Thus, the ultimate goal - and the purpose of the effort - has been effectively precluded by Bernarda's enforced isolation of her daughters from prospective suitors. Visions of Sexuality: The archways (characteristic of the architecture of southern Spain) leading to her daughters' rooms are silent, visual reminders of the latent sexuality of their inhabitants. 10 In effect, Bernarda cannot efface the emotions and desires of her daughters, but she can do whatever is possible to keep them repressed. If the visual imagery points to an ongoing subtext, it is an aural cue that announces Bernarda's efforts have been thwarted.

Pepe (who, being male, is not seen by the audience - all of the characters are female), although in the process of wooing Angustia (likely for her money), he has insinuated himself with Adela, the youngest daughter and has seduced her. His success with Adela is announced by the sound of the stallion seeking to exit his barn. (It is Pepe's act which precipitates the denouement). The Stallion: The introduction of the stallion into the drama is remarkable because it continues a tradition very evident in Lorquian drama - the embodiment of man's headlong journey through life into death.

However, in The House of Bernarda Alba the horse represents the bridled passions which torment Bernarda's daughters. Because the horse is prevented from mating, he tries to break down the walls of his corral; likewise, the women, prevented from fulfilling their natural desires, try to break out of their prison. The symbol is clear. But its second purpose, the ironic, is not as obvious. The stallion will have satisfaction in the morning while its human analogues, particularly Adela, will remain frustrated.

The Resort to Color and Hue: For much of the play, black and white predominate. If black is the absence of color (and, by extension, life), white is the spectral collection of all colors (and, by extension, precluding any singular emphasis). An absolute emphasis on whiteness is apparent in the stark and straightforward stage sets. In the context of Lorca's play, the setting for Act I, "A whiter-than-white inner room of Bernarda's house," is a metaphor for the home's oppressive sterility. In fact, the very name Alba (white) is evocative of life, purity, and virginity.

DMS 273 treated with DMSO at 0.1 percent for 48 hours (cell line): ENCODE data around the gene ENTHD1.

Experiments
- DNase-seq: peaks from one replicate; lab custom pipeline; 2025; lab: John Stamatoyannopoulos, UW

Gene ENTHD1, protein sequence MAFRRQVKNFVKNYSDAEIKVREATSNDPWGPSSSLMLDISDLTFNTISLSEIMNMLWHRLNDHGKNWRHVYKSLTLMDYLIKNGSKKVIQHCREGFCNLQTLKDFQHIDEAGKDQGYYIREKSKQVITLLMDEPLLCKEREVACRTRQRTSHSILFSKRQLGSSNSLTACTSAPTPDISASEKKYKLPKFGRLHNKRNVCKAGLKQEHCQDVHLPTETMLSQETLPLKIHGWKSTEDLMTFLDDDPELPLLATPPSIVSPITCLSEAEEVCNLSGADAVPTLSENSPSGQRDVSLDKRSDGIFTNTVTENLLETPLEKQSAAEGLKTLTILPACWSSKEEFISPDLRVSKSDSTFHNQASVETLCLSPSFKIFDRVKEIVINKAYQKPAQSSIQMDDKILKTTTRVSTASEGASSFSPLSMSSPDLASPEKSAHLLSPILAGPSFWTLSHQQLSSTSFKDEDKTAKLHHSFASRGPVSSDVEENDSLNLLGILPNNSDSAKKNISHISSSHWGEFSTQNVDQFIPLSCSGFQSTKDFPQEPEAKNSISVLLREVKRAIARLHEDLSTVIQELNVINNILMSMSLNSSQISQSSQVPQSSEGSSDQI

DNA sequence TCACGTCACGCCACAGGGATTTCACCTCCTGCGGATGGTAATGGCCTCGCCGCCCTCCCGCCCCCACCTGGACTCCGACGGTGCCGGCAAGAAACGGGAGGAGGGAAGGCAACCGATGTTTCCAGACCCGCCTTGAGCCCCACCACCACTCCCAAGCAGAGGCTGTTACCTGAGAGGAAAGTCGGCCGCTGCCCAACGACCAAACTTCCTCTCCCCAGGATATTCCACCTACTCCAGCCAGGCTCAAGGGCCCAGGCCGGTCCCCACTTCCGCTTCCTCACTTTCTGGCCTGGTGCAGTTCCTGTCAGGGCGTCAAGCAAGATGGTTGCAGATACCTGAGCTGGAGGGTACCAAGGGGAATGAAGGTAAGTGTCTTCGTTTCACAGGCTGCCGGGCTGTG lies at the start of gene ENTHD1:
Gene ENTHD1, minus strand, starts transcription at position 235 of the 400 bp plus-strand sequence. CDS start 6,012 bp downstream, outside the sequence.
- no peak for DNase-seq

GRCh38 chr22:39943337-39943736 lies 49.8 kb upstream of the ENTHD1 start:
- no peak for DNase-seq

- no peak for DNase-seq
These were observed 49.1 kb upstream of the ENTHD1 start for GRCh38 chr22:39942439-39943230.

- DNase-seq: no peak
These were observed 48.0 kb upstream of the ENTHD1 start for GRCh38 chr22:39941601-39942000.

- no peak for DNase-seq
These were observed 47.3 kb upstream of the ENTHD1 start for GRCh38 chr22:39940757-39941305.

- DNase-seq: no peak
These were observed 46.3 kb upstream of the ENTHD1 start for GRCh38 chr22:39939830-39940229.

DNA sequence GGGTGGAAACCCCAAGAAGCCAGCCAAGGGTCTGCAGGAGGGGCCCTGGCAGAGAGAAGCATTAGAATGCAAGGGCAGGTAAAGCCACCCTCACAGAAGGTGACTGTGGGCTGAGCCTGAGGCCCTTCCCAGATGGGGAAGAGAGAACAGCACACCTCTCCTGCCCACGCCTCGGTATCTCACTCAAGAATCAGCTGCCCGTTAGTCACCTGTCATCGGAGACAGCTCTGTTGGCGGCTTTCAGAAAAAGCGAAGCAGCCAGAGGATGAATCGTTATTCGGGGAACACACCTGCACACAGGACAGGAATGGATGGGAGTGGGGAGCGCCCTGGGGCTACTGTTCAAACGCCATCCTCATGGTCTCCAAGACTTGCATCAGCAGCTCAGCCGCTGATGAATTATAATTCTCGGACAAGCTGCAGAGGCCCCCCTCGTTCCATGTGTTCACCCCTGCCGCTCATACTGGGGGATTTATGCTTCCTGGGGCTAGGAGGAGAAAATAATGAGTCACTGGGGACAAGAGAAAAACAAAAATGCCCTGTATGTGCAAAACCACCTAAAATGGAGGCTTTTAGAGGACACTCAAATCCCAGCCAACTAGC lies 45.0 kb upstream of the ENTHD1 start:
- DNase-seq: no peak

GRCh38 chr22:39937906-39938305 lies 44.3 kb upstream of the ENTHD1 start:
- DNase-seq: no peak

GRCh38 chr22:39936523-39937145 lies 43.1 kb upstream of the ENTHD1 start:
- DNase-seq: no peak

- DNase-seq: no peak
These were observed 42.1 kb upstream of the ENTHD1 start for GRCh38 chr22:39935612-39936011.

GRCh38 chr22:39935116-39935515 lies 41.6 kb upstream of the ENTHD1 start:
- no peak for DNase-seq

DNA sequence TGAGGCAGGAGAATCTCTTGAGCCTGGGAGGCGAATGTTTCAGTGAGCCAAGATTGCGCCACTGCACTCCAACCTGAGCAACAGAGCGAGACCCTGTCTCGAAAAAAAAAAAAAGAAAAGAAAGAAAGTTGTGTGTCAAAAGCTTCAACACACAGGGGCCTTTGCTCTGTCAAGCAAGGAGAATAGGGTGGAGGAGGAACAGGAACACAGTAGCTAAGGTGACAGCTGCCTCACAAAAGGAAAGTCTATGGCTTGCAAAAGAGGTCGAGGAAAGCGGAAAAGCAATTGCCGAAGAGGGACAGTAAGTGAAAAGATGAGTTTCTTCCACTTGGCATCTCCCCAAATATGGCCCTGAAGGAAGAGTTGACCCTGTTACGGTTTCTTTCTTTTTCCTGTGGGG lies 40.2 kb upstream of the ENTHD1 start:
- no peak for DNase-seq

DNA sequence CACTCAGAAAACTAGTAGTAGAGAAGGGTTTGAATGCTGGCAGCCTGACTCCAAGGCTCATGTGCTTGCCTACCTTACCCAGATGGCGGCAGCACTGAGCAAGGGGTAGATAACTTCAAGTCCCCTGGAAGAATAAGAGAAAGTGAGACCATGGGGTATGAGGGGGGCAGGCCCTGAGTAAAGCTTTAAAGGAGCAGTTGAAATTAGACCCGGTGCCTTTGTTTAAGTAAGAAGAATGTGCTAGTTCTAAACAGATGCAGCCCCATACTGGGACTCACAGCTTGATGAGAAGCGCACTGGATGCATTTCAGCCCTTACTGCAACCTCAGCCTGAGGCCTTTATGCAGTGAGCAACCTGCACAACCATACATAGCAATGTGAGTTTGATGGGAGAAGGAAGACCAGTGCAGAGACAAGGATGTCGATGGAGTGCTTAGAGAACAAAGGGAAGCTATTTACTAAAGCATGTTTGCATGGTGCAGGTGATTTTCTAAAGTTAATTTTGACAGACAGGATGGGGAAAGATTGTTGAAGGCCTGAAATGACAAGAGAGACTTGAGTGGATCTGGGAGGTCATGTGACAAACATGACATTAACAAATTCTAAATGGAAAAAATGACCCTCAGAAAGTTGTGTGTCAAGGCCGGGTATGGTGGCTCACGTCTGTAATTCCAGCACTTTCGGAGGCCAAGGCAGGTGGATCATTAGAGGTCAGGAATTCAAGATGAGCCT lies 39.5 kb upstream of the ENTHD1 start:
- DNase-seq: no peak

Their diametric opposition constructs an uncompromising environment: no progression, only extremes (88). The horde of grieving women returning from Antonio's funeral, all dressed in black, makes a dramatic contrast with the "whiter-than-white" gleaming inner room of The House of Alba. Lorca uses color as both prop and backdrop to make a point and to establish a prevailing mood. For example, as the heat grows oppressive, Bernarda asks for a fan. Adela hands her a green one with red flowers, which Bernarda angrily rejects in favor of a black one, suitable to a mourning widow.

At this juncture in the play, the full implications of Bernarda's rejection are only dimly perceived by the audience. In Catholic tradition, green is the color associated with hope. And red is commonly used as a metaphor for life. As the play ends, of course, Adela's hope for life is dashed just as surely as her colorful fan was thrown to the floor in an earlier scene. Throughout the rural trilogy, Lorca uses the color blue to point to the threatening and the ominous. In Blood Wedding, the moon (in the form of a woodcutter) has a harsh blue aura.

It is the moon, of course, that leads to protagonists toward each other and to their mutual destruction. In the third Act of The House of Bernarda Alba, the white walls of the house are suffused in light blue, pointing to the horrendous events about to unfold. Aural Cues: Bernarda's despotic voice stands out as she orders, "! Silencio! " at the opening and ending of the play, closely related in each case to the death of one member of the family and the spiritual death of those living.

Despite her call for silence, other sounds succeed in piercing the thick walls and add to characterize the nature of society and the dichotomy between being a man and a woman, between life inside the house and outside in the village: the distant tolling of the bells and funeral chants reminds of the presence of the church (authority); the mob that wants to lynch the unwed mother represents public opinion (morality); the songs of the harvesters points to freedom that men enjoy in the open fields (self-determination); the tapping of Bernarda's cane, her bullwhip signifies authority (judgment); and the most determined of them all, the kicking, sex-starved stallion - a symbol of virility - betrays the unseen existence of Pepe el Romano, who is evocative if the gypsy, the antithesis of Bernarda Alba. Conclusion Context provides definition and, perhaps, adds explanation to the spoken word on stage. In The House of Bernarda Alba, Lorca has largely abandoned subtlety and, instead, has presented the play's issues in stark relief.

In this respect his work reflects classical Greek tragedy, in which the challenges facing protagonists were likewise readily visible. While Lorca adapts the Greek chorus (the townspeople) at the outset, what follows is entirely contained within the Alba household. In many respects, the ostensibly one-dimensional staging performs the function of the classical chorus: color blue - imminent tragedy; color white - purity or its distorted mirror image, sterility; kicking stallion - nascent sexuality. It was the chorus that maintained or "continued" the story, giving added perspective to the words of the actors. With Lorca, sight and sound perform much the same function.